Jeremy Warner's Outlook: Bailing out markets comes with the territory for American policymakers
Tuesday 09 September 2008
When the Americans act, they tend to do so with conviction. An already formidable US policy response to the unfolding banking crisis has been topped off by a bail-out of the country's two largest mortgage organisations, Fannie Mae and Freddie Mac, of quite breathtaking proportions.
Government intervention in the mechanics of free markets doesn't come any bigger than this, and though the debate is going to rage long and hard over whether it was the correct thing to have done, or whether it will merely store up even worse problems for a later date, in the short term at least, we have much to be grateful for.
The consequences of allowing these two linchpins of the US mortgage market to fail would not have been confined narrowly to the American economy, but would have had catastrophic consequences for the global financial system as a whole and thereby very likely plunged the world into deep recession. China and India may one day overtake the American behemoth, but for the time being it remains the case that when the US catches cold the rest of the world gets pneumonia.
Unlike previous, undercooked, US government initiatives to revive confidence in the mortgage-backed securities market, this time around Hank Paulson, the US Treasury Secretary, has thrown the entire weight of the Federal arsenal behind the endeavour. If this fails, then possibly we are indeed doomed to another Great Depression. Much more plausible, however, is that it provides the beginnings of a cure.
Compared with what Mr Paulson announced over the weekend, the £1bn housing package unveiled by the UK Government last week looks almost ridiculously inadequate. Rather than the ineffectual attempt to treat the effects of the housing crisis we've had in Britain, the US administration has gone for its root causes. The two organisations are getting up to $100bn of fresh capital apiece to address the growing short-fall between assets and liabilities, while the US government stands ready to underpin confidence in the mortgage-backed securities market by buying mortgage assets.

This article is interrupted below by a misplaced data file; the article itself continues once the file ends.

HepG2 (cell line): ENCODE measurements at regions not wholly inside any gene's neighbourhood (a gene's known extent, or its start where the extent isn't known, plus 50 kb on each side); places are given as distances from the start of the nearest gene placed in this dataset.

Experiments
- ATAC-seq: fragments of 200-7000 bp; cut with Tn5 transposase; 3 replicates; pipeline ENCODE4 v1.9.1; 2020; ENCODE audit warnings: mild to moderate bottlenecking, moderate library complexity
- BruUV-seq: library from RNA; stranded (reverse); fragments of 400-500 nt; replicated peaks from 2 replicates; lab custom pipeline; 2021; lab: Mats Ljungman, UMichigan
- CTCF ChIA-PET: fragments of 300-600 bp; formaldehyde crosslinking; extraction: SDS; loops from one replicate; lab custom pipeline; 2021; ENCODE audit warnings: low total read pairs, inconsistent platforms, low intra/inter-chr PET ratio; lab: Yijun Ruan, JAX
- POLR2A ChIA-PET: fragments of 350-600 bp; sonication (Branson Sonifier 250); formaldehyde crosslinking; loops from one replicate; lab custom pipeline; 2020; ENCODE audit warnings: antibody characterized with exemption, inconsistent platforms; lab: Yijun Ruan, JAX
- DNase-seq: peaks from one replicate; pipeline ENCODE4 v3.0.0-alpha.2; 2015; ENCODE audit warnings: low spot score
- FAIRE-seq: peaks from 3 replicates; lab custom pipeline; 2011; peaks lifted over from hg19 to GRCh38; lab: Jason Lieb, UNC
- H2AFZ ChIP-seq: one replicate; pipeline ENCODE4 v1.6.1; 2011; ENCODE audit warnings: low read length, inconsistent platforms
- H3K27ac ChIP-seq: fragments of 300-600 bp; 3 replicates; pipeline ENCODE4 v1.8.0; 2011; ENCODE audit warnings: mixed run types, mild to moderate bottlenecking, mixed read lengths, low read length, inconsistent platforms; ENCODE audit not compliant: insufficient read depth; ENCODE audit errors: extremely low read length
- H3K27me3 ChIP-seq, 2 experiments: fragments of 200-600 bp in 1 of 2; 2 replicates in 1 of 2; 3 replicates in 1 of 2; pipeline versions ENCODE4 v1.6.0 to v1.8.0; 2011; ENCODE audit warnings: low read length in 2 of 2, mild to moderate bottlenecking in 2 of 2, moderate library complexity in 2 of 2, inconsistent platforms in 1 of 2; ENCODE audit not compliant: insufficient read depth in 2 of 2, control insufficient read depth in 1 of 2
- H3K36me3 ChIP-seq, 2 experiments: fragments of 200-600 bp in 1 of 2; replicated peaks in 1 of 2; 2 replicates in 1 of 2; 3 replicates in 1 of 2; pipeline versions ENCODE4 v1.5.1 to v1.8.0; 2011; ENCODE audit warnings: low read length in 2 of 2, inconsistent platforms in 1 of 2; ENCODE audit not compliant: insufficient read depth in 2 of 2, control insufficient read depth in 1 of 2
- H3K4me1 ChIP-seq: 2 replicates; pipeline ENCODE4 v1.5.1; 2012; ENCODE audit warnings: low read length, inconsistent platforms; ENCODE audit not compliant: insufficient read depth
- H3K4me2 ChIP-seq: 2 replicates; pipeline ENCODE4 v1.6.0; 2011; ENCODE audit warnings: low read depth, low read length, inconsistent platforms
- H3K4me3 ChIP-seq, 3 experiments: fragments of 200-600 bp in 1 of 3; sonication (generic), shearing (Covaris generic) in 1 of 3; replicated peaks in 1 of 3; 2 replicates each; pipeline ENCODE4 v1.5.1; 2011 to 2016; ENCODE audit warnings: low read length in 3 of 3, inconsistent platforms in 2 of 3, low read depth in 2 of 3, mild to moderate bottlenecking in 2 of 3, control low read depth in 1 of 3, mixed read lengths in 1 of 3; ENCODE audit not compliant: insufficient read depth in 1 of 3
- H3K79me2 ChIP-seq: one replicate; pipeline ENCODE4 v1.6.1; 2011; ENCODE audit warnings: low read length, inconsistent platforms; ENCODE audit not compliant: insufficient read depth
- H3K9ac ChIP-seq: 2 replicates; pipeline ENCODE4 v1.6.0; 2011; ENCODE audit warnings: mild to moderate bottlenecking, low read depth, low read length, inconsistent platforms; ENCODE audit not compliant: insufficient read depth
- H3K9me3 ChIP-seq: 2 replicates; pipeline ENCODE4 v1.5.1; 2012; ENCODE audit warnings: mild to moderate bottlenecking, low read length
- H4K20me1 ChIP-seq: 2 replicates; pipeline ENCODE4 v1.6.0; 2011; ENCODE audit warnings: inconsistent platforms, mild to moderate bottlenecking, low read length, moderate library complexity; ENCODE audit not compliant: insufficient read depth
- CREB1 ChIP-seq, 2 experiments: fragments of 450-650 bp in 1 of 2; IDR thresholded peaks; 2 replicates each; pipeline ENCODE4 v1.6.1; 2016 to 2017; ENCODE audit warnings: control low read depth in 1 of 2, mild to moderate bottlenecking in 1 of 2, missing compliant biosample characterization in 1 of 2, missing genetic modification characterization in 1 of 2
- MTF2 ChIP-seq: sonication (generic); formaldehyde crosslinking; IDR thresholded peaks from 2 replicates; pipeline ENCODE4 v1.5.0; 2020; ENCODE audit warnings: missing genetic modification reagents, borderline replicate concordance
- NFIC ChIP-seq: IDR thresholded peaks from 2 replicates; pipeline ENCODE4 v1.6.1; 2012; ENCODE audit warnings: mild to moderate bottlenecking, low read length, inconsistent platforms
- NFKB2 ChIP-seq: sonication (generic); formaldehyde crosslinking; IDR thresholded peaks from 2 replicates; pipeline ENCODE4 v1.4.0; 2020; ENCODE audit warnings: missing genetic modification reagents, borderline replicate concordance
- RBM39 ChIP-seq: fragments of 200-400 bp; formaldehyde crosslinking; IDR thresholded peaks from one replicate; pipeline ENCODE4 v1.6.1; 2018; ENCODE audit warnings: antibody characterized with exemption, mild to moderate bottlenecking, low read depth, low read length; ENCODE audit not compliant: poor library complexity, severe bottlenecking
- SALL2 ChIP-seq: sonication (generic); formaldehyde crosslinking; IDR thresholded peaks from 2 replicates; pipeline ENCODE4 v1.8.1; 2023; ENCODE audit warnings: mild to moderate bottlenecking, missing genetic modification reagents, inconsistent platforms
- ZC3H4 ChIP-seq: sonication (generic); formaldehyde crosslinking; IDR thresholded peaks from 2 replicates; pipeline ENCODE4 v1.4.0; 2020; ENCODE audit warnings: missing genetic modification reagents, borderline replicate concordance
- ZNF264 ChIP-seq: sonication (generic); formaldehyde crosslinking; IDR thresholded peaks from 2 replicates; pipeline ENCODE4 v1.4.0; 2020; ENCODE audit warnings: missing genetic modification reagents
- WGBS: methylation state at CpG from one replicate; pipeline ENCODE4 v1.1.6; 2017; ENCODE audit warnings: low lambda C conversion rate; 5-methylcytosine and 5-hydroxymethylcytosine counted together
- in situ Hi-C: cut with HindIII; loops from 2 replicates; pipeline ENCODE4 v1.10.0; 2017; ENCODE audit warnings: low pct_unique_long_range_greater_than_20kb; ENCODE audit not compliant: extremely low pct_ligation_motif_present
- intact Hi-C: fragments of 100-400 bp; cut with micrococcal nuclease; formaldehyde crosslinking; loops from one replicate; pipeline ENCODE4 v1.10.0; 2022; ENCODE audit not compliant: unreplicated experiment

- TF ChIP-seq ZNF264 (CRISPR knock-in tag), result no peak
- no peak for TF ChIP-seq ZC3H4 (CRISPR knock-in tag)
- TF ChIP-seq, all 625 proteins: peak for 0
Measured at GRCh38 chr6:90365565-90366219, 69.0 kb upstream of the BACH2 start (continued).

The detail is not entirely clear, but on the face of it the facility is virtually limitless and applies both to already trading mortgage-backed securities issued by Freddie and Fannie and to new ones issued against fresh mortgages. The always implicit government guarantee of bonds issued by Freddie and Fannie has been made explicit. More than £5 trillion of accumulated mortgage finance has become fully underwritten by the US taxpayer, while the organisations that sponsor this finance have in effect been nationalised.
The Republican Bush admin-istration must have had to swallow hard to embark on such root-and-branch intervention. All its free-market principles seem to have been thrown to the winds. Yet in truth, it is doing no more than conform to the grand tradition of American bail-outs of the financial system.
One of the key characteristics of free market capitalism, as Karl Marx correctly identified, is that it is subject to repeated crisis. The US is culturally much better at understanding this than the Europeans. Despite years of liberalisation, American markets remain some of the most highly regulated in the world and, when they fail, it remains widely understood that the state stands ready to break their fall.
There's plenty of moral hazard implicit in such underpinning of markets, for the effect must be to encourage excessive risk-taking. But it also underpins confidence, a commodity which is utterly vital to the smooth functioning of the free market system. When confidence goes, the whole thing falls apart, as we have seen over the past year. Re-establish that confidence, and everything is fine again.